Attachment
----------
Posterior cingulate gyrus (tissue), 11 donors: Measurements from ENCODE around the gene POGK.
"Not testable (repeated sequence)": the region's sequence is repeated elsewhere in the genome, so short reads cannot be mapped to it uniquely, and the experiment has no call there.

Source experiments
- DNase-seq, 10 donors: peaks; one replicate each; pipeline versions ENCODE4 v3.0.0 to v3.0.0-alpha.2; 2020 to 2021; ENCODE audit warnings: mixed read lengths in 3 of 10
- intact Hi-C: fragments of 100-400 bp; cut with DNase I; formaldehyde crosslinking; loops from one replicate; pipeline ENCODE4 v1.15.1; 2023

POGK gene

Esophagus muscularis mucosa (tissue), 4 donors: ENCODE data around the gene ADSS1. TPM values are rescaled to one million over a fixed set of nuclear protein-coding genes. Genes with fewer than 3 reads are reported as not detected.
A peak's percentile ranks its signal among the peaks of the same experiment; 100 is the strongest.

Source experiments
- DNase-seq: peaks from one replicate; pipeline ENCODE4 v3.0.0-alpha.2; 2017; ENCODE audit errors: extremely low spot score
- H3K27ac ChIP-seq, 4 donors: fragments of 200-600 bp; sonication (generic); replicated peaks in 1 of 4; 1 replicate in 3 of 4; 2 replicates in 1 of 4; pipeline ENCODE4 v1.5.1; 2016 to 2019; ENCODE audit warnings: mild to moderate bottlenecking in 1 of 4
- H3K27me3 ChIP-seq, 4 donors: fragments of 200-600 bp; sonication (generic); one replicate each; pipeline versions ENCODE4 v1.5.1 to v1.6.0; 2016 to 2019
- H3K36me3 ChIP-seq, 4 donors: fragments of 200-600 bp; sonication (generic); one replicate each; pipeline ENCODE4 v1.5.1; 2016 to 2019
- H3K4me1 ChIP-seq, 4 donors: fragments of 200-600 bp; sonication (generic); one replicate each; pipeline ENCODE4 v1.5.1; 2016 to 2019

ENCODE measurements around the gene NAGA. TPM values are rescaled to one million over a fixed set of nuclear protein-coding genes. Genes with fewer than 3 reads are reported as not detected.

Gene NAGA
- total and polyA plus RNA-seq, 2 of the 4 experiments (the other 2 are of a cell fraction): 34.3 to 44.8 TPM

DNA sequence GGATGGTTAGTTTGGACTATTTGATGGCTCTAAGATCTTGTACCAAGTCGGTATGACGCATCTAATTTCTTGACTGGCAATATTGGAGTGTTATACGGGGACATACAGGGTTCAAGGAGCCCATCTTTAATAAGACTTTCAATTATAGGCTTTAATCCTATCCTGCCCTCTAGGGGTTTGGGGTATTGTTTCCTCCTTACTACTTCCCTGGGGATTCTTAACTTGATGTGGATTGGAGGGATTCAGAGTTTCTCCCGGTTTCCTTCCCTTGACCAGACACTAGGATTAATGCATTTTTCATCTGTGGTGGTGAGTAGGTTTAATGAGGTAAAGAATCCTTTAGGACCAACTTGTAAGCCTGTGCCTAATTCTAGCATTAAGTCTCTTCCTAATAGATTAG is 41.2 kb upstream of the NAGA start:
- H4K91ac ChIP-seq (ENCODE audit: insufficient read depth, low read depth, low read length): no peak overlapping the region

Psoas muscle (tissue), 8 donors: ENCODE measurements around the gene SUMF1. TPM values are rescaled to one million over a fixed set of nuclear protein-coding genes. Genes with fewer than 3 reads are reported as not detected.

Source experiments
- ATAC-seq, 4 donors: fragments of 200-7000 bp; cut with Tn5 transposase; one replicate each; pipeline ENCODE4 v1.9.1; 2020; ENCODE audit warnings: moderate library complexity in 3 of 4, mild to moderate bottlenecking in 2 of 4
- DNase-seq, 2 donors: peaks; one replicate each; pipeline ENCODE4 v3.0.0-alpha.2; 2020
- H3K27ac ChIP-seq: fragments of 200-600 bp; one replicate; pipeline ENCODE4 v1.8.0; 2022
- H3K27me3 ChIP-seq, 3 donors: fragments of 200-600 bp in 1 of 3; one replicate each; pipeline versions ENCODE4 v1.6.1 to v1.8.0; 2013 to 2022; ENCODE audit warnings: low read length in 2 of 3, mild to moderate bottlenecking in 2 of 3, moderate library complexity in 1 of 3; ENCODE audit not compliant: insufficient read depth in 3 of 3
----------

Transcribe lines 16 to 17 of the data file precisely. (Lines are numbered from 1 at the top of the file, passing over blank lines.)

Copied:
Gene NAGA
- total and polyA plus RNA-seq, 2 of the 4 experiments (the other 2 are of a cell fraction): 34.3 to 44.8 TPM